2 Broadway shows: The Ferryman, Choirboy


By Caitlin Kelly

One of the many reasons I enjoy living near New York City is having quick and easy access to its culture, whether music, dance, art, books, theater.

We’re fortunate my husband works for The New York Times, which is unionized, and as a result gives us access to TDF, which offers low-cost tickets to a range of entertainment; as I left the matinee of Choirboy, having paid $45 for a fantastic orchestra seat, I saw that the lowest price at the TKTS booth in Times Squares was $73.

It’s a real privilege to see a show for these prices — full price for an orchestra Broadway seat can be $300 or more.

The Ferryman

First, if you don’t know much recent Irish history — specifically “The Troubles”, then acronyms mentioned in it like GPO and RUC won’t mean much. Plus thick Northern Irish accents to cut through.

Go anyway! It’s an amazing play, even if the ending is abrupt and confusing. It has more than 20 cast members — seven children, plus (!) a live rabbit, a live goose and a very calm live baby. It’s almost three hours, with two intermissions.

It opened in New York on Broadway in October 2018.

It’s set in an Irish farmhouse at harvest time, in 1981, and includes everyone from Aunt Maggie Far Away, fading in and out of dementia, to the foul-mouthed patriarch Patrick and his wife, Patricia. There’s a very bad guy named Mr. Muldoon, a betrayed and betraying priest, a bunch of rowdy cousins and plenty of whisky. The plot is too complicated to detail here, but here’s a review of it; the themes of loyalty, belonging, lost opportunity and betrayal playing throughout.


Hard to imagine a more different sort of play, but so terrific. It closes March 10, so if you have a chance, run!

Set in an all-male prep school bristling with secrets and shame, it stars six African-American actors — in itself unusual. The set is simple but versatile, morphing from a steamy locker room to a classroom to a dorm room shared by two room-mates, the wall above each bed plastered with posters.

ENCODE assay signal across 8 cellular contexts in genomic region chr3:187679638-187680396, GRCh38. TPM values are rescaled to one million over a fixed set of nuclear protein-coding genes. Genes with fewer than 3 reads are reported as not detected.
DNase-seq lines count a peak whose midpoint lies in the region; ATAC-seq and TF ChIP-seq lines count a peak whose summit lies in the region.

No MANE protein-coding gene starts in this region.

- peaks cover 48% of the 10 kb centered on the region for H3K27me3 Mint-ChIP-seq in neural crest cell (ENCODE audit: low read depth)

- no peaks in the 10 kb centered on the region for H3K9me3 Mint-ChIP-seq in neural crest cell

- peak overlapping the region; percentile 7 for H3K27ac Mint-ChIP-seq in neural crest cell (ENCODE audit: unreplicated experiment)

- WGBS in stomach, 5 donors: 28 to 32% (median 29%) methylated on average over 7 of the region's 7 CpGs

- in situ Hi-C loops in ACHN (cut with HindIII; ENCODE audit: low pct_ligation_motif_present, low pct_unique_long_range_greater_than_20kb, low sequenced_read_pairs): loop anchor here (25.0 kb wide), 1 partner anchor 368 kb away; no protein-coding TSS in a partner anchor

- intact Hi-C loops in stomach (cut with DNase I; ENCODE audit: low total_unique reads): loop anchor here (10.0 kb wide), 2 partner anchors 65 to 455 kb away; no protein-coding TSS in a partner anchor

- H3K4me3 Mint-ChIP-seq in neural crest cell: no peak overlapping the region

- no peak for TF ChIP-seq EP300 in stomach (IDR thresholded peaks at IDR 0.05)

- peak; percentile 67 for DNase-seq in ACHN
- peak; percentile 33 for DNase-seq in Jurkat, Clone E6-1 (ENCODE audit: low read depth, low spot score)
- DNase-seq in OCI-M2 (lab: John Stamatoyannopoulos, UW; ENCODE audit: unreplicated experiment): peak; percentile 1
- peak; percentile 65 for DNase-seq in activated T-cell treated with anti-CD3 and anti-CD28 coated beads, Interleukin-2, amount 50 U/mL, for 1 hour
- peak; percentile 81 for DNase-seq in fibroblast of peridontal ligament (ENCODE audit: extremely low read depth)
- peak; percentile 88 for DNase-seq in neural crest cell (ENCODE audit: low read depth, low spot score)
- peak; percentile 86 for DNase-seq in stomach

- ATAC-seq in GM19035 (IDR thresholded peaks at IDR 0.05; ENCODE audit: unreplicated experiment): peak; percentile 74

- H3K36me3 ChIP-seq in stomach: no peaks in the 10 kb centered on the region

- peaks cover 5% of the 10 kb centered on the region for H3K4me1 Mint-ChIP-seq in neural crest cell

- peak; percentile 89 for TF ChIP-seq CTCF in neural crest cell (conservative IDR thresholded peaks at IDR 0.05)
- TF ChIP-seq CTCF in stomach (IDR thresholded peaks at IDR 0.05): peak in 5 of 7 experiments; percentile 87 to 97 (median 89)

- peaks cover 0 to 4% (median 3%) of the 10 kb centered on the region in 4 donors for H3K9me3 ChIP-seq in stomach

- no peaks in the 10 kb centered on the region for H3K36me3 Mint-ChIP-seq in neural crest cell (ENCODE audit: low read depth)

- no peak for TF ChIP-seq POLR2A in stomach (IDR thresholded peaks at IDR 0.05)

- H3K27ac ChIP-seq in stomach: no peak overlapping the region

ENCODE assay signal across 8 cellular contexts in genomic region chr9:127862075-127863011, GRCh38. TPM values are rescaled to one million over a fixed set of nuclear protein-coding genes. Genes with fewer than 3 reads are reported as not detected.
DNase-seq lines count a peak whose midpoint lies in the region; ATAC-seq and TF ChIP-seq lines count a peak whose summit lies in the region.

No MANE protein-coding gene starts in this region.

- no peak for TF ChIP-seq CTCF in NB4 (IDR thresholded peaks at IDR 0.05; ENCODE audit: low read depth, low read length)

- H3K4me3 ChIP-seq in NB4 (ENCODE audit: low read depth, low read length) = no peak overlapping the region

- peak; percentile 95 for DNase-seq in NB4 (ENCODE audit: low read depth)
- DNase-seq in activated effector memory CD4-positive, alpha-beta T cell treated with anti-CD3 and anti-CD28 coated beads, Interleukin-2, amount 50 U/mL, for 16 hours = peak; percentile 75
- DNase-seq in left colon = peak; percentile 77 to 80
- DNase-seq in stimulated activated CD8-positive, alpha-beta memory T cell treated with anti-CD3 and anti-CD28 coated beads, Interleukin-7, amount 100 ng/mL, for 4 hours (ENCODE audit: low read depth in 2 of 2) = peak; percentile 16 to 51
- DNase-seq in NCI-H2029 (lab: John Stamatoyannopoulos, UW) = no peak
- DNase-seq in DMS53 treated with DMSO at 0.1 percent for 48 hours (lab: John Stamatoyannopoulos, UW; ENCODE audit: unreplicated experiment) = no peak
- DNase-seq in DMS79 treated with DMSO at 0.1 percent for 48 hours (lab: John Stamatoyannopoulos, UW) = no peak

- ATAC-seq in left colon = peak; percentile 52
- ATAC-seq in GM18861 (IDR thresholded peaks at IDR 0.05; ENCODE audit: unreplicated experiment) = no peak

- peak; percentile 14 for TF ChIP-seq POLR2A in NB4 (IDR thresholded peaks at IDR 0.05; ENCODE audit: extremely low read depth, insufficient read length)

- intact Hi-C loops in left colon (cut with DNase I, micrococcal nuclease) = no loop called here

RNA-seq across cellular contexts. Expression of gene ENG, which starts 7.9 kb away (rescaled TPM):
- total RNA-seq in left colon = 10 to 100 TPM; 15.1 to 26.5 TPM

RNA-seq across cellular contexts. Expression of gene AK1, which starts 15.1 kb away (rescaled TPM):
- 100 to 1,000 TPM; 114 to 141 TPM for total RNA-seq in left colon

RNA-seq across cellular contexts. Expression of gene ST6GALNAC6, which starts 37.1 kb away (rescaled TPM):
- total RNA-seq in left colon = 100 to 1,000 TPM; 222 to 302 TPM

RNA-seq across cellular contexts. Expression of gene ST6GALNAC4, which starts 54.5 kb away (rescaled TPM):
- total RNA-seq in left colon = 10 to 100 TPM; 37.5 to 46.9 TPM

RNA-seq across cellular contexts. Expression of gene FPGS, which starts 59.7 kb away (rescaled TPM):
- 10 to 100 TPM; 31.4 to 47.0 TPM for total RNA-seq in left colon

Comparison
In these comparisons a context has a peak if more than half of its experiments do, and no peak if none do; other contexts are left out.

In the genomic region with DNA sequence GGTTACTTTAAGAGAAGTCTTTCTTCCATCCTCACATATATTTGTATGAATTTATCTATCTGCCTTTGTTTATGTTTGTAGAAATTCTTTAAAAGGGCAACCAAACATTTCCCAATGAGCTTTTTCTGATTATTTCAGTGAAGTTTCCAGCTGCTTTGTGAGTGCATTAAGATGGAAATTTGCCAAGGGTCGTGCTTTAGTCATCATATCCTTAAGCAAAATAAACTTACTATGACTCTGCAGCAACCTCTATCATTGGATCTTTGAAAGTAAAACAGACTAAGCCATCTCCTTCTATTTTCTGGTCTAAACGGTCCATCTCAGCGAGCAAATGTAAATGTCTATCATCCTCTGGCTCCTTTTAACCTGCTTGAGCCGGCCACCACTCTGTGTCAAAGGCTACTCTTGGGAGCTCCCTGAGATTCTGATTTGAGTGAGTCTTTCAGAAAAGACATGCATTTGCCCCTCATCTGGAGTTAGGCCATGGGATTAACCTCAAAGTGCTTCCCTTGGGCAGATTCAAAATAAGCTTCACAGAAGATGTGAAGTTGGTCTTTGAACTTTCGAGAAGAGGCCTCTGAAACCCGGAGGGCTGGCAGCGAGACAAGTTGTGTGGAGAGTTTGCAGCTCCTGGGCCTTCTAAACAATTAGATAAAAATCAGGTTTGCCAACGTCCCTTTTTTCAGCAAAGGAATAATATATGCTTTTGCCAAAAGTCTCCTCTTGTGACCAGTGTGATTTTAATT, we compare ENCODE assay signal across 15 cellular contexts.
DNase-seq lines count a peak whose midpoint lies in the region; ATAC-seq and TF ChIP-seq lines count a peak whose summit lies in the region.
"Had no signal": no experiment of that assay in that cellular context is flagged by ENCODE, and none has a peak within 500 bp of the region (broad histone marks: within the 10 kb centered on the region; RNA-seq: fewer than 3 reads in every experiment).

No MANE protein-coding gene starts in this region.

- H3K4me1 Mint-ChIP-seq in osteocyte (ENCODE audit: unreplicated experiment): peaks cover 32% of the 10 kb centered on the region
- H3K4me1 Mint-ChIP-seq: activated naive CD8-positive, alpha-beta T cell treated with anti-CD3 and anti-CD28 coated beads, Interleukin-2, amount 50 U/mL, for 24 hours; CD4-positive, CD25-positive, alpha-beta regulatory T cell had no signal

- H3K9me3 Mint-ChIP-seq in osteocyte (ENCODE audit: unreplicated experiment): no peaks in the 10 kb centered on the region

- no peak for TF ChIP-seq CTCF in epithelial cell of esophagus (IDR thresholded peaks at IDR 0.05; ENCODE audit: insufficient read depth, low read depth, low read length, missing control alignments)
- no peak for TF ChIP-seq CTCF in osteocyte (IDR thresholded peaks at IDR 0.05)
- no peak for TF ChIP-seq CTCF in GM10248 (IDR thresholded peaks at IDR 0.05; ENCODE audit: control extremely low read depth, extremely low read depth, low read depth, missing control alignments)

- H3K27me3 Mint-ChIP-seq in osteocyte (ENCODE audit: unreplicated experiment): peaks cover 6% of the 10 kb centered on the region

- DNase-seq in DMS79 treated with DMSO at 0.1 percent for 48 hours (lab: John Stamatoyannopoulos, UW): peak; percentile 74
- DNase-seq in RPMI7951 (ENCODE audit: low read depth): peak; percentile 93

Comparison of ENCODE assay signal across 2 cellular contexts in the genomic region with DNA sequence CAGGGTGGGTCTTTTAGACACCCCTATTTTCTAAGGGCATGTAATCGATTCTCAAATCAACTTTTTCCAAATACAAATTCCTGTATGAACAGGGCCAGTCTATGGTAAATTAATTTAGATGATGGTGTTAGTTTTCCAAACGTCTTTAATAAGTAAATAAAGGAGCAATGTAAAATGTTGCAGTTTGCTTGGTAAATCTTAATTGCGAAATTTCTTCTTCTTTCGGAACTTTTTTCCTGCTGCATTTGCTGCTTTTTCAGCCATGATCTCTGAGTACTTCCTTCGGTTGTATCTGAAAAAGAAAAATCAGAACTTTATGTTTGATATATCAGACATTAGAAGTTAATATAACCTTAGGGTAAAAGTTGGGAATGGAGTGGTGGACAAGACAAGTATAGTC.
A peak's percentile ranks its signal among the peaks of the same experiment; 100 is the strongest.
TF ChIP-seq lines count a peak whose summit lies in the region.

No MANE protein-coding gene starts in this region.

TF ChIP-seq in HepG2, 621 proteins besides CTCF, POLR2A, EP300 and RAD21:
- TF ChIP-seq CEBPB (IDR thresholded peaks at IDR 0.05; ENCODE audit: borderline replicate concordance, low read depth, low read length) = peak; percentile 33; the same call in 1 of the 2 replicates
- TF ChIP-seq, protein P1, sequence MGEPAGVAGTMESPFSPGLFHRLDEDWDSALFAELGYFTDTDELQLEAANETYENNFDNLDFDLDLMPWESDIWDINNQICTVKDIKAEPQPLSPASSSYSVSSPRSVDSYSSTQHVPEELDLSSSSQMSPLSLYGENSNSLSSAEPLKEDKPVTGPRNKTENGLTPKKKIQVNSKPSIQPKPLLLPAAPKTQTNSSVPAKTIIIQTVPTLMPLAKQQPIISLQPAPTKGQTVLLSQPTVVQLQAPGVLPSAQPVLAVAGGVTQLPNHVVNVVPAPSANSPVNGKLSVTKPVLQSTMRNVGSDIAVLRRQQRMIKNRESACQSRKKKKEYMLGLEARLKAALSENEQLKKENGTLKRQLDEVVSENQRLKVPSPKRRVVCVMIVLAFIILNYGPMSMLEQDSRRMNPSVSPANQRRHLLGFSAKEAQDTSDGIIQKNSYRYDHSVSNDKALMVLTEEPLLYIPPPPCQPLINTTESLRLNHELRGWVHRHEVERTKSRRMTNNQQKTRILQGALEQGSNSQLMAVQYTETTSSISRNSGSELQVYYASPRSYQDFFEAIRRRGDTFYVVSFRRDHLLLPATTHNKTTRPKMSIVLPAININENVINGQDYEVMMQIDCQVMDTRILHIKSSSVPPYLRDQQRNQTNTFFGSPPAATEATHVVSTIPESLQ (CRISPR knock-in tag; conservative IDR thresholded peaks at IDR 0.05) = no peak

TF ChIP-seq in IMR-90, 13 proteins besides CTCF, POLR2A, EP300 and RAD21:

As someone who spent five years at prep school, and four of those in boarding sharing space with strangers, much of this was familiar.

In addition to the plot, there’s fantastic a capella singing, of course.

It was also great to see an audience filled with African-Americans, less visible in some Broadway houses.

Jose and I have tagged 2019 the year to Try New Things!

Theater is one form of culture I tend to overlook and neglect, so this is a good start.

11 thoughts on “2 Broadway shows: The Ferryman, Choirboy

  1. So envious! Watching these actors, people I have seen on UK television or movies is like watching musicians play an acoustic set. I have seen Laura Donnelly on Outlander and heard she’s amazing (plus the playwright is her partner). I pretty much fangirled over this cast. Glad you enjoyed it.

      1. Don’t personally know Isabel Huppert but decided to spring for “The Mother” (play — in preview, methinks) during my scant 10 days mid-March in New York. Huppert films currently are cycling on Tuesdays chez FIAF, and she’s there in person on the 24th (when I’ll already be back in Paris 😦

  2. I love going to the theater, which I’m able to do more now thanks to my workplace, which sells tickets at discount prices. I’ve been lucky enough to see Phantom of the Opera, Book of Mormon, and Hamilton when they’ve stopped in Columbus on tour, and I’m going to see Rent, The Addams Family Musical, and Hello Dolly over the next couple of months. I’m really excited, and I hope I get the opportunity to see more shows. Especially Moulin Rouge if it does well and goes on tour.
    And speaking of shows, have you heard of this new one called HadesTown? I’ve been seeing ads for it on my Facebook feed every now and then.

    1. I haven’t seen any of the 1st 3 — and all are in NYC. Rent is so much fun and so is Hello Dolly (I played VanderGelder in our summer camp production) so can sing all the songs…

      I have heard of Hades Town. Hard to keep up with it all.

      1. Time, energy, $$$, choices!!!

        The next MUST see on my list (and has been for a damn year) is the Toronto-originated Come From Away. The Band’s Visit is simply spectacular; we saw it (full price, eee) about a month ago.

  3. that is so lucky that you have access to well-priced tickets to these shows. a great perk. when i was in advertising, we promoted all kinds of entertainment and i had the lucky opportunity to see many things firsthand that i never would have had access to otherwise. i agree with you that not all will be your favorites, but they will all be memorable for the experience. wonderful –

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